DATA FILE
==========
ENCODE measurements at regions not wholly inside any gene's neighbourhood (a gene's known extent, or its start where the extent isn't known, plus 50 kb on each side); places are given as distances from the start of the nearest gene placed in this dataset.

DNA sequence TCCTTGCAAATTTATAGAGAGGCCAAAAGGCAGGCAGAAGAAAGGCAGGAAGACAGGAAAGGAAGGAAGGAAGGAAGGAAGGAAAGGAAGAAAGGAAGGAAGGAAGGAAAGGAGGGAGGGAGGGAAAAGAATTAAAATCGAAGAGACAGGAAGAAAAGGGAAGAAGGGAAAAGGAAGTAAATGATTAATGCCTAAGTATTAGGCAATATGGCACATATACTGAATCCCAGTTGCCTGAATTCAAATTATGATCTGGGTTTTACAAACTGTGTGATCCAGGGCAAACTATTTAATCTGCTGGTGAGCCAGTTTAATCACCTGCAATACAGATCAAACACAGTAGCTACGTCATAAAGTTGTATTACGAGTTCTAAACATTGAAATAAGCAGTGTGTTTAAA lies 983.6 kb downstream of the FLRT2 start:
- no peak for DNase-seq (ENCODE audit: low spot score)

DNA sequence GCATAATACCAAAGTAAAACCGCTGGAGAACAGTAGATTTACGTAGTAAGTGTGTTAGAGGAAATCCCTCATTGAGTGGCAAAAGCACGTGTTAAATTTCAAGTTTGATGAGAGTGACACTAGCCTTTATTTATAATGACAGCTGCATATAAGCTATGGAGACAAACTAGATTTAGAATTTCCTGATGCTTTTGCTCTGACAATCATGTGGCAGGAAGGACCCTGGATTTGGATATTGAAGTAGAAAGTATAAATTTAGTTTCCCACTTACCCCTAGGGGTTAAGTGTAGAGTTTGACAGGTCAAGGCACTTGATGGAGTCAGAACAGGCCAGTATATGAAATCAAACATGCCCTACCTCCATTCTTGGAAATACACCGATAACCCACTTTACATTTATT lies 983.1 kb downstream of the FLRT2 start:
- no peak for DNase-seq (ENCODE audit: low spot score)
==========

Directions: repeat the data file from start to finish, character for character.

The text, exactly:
ENCODE measurements at regions not wholly inside any gene's neighbourhood (a gene's known extent, or its start where the extent isn't known, plus 50 kb on each side); places are given as distances from the start of the nearest gene placed in this dataset.

DNA sequence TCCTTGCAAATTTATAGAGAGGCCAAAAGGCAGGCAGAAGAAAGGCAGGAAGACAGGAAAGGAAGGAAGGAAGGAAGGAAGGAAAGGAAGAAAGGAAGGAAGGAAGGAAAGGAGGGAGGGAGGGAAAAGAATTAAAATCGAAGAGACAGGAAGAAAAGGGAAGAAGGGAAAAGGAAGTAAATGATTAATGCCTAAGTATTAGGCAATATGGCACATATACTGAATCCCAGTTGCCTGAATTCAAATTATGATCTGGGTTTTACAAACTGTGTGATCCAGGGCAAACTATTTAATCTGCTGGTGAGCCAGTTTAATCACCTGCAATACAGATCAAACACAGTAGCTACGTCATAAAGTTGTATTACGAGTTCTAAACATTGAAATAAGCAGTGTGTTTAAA lies 983.6 kb downstream of the FLRT2 start:
- no peak for DNase-seq (ENCODE audit: low spot score)

DNA sequence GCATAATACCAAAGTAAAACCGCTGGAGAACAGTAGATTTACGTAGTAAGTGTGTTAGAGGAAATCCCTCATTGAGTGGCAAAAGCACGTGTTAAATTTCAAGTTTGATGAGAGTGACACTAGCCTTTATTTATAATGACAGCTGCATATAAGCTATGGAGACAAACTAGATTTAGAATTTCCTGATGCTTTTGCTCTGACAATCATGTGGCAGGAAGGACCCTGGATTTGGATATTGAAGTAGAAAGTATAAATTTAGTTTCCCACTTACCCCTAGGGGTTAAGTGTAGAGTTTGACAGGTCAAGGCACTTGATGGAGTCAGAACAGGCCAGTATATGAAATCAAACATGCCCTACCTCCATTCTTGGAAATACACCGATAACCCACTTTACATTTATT lies 983.1 kb downstream of the FLRT2 start:
- no peak for DNase-seq (ENCODE audit: low spot score)